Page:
In the Space of Class
- Breathe yogically while you teach, thoroughly inhaling and thoroughly exhaling. Allow your words to flow out from you on the exhale. When you breathe well, your students are more likely to breathe well too.
- Teach the poses, techniques, and ideas that you care about, and you're unlikely to find yourself stumbling or tongue-tied.
- Remind yourself of your objective toward your students. Something along the lines of “I am taking care of them,” or “I am sharing what I care about with them,” will add warmth to your voice.
- If you visualize what you are saying as you say it, the intention of your words will be present in your pronunciation and inflection. This can help your students conjure the action or the image you are describing. Can you, for instance, make verbs like “drape,” “pour,” and “sprawl,” or adjectives like “heavy” and “light,” sound like what they mean?
- Speak to individuals (rather than to an undifferentiated mass of bodies), and you'll find yourself speaking more conversationally.
- Every now and then, allow yourself a low-in-the-belly sigh to release tension from your chest and throat. When you do it, it invites students to do the same.
- Do not rush. This will help you to infuse your words with feeling. In a rehearsal, slowing a scene down allows the magic to happen: there is the laughter you thought would never come, starting way down in your belly; there are the tears you were looking for, jumping into your eyes. Similarly, a pause before your concluding “namaste” or “thank you” might be all it takes to arrive at a genuine appreciation of those before you. That appreciation will be audible.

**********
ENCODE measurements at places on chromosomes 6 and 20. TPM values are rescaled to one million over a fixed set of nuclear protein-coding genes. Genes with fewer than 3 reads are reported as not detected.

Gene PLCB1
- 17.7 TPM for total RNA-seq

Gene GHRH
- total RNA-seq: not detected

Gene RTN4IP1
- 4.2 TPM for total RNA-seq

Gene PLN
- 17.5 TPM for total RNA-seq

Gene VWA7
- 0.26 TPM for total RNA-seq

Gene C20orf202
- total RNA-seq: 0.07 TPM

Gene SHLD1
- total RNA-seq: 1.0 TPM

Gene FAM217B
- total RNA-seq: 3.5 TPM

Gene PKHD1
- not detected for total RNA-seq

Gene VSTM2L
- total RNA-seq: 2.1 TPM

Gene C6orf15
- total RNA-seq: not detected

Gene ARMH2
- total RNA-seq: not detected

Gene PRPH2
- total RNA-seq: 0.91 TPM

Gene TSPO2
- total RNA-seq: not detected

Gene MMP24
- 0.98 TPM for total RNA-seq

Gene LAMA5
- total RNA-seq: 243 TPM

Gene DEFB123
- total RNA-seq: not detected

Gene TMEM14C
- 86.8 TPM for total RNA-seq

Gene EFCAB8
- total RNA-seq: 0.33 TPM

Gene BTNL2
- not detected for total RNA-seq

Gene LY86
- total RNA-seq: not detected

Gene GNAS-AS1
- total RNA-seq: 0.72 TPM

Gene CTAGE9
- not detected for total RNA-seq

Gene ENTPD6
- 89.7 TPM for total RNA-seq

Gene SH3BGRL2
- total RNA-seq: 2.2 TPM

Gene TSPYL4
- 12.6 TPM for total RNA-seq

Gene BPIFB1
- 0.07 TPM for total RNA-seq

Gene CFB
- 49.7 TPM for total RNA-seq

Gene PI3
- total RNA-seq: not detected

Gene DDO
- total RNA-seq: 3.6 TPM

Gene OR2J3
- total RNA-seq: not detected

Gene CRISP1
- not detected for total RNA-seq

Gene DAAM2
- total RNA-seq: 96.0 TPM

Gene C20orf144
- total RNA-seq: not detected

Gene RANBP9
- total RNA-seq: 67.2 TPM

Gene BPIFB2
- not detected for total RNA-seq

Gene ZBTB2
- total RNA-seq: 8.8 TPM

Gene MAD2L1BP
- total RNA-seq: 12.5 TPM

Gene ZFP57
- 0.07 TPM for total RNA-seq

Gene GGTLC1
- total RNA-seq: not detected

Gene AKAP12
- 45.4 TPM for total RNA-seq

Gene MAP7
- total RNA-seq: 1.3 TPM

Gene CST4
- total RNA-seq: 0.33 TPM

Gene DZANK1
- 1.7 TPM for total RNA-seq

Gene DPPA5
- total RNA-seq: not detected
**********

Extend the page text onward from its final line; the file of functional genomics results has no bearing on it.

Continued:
Liberating our voices is self-improvement of the highest degree. Through vocal experimentation and compassionate self-study, it is possible to discover both our tendencies and their origins. That, for instance, we have been making ourselves sound small because of the responsibility that sounding powerful might hoist upon us. Or because we wish to be taken care of, rather than caring for others. Or because we secretly wish to disappear into the floorboards. Are we worried about being lampooned for putting on airs? "Who does she think she is, speaking with such authority and resonance?"
Liberating our voices is self-improvement of the highest degree.
The truth is, we have every right to sound magnificent. We are here; we are human; we are alive. We are life, speaking to life, and encouraging it to thrive. We amplify the message of yoga’s power to connect us with our highest selves when we allow ourselves to sound like all that we are.
Amber Burke lives in Abiquiu, New Mexico. She teaches alignment-based and restorative yoga privately (and occasionally at Ojo Caliente Mineral Springs), as well as various writing classes at UNM Taos. With her anatomically-focused articles, she aims to broaden the interface between yoga and physical therapy. She and Bill Reif, MPT, are hard at work on a book for yoga practitioners with injuries and pre-existing conditions. She is a graduate of Yale, the Johns Hopkins Writing Seminars MFA... Read more>>